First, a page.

As it was essentially proposing a ban on fractional-reserve banking by commercial banks and a return to a more sound money system, the sovereign money Initiative had garnered significant attention in the Swiss financial media in the run-up to the vote, and brings to mind a Swiss referendum which was held in 2014 on the subject of Switzerland’s gold reserves and its storage locations, which also gained similar widespread public attention at the time.

However, as the Swiss Federal Council (Government), the Swiss Parliament and Switzerland’s central bank, the Swiss National Bank (SNB), had come out against the sovereign money proposal, much like they did in the Swiss gold referendum in 2014, the positions of the establishment institutions of State undoubtedly helped sway Swiss public opinion away from voting in favour of the sovereign money proposal. Other vested interests such as the Swiss bankers Association, also, predictably, rejected the initiative.

Out of Thin Air

Although most people aren’t aware of it, the majority of money in today’s global financial system is created not by central banks, but by commercial banks. These commercial banks create money in essentially unlimited amounts when they lend money into existence, in other words, when they provide credit and create debt, which they then call an ‘asset’ on the asset side of their balance sheets.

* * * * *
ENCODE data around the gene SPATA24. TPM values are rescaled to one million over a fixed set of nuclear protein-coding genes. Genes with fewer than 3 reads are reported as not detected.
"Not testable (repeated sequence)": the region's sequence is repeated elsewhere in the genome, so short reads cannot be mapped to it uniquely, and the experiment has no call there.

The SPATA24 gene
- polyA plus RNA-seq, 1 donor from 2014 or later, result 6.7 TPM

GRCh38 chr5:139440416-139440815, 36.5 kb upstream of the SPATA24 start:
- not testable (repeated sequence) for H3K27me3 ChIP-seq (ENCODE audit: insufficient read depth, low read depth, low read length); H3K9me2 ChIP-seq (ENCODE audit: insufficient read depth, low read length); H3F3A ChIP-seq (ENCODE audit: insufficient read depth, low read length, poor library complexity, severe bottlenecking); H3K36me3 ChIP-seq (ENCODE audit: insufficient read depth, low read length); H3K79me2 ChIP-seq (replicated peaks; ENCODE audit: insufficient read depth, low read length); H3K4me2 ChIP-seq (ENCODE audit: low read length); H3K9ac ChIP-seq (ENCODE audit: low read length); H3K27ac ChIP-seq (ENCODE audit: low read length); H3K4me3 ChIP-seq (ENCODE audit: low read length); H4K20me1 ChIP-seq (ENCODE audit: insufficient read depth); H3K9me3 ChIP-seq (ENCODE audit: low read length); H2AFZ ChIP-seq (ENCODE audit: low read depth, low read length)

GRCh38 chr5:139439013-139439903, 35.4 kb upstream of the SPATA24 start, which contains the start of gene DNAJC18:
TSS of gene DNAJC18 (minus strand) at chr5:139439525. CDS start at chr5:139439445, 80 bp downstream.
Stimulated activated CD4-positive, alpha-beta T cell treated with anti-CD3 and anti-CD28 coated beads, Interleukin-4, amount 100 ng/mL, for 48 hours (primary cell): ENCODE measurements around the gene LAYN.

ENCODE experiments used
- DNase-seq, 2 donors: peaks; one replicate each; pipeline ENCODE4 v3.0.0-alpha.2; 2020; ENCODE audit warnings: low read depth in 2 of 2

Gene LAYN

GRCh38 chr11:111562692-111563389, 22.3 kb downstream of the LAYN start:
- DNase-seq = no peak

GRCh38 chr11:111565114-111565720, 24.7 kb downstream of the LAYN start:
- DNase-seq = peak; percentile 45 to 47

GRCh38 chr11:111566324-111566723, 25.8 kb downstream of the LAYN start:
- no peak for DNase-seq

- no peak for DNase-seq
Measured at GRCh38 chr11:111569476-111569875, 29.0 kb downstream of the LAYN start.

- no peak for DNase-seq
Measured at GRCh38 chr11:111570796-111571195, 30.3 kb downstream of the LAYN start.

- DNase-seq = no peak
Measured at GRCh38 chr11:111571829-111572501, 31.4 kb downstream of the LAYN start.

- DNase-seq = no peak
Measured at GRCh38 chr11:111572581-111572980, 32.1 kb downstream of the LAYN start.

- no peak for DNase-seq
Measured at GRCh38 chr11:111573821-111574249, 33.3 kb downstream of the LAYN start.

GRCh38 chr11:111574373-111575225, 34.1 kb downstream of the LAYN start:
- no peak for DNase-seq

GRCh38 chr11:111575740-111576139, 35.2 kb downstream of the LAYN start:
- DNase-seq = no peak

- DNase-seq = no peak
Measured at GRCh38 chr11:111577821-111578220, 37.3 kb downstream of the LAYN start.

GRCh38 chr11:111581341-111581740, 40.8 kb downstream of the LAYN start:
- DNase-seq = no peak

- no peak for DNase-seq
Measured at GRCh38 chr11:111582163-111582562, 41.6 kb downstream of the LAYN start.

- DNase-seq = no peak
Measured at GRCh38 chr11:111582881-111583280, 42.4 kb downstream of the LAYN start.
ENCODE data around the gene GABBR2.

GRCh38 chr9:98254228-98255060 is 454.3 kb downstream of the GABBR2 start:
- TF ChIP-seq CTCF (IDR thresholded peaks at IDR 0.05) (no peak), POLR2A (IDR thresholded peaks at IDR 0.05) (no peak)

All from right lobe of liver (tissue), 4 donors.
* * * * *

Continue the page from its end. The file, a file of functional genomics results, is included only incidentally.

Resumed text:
When commercial banks create money via lending on the asset sides of their balance sheets, they also create deposits. As liabilities of a commercial bank, these deposits are only fractionally backed by the bank’s assets, hence the term fractional-reserve banking.

UBS Switzerland

According to sovereign money advocates, electronic money or ‘book money’ created by commercial banks and recorded in commercial bank accounts comprises about 90% of Switzerland’s money supply, with only about 10% of the Swiss money supply made up of legal tender issued by the Swiss central bank. They also maintain that commercial bank creation of money is not constitutional, since Article 99 of the Swiss Constitution states that “The Confederation is responsible for money and currency“.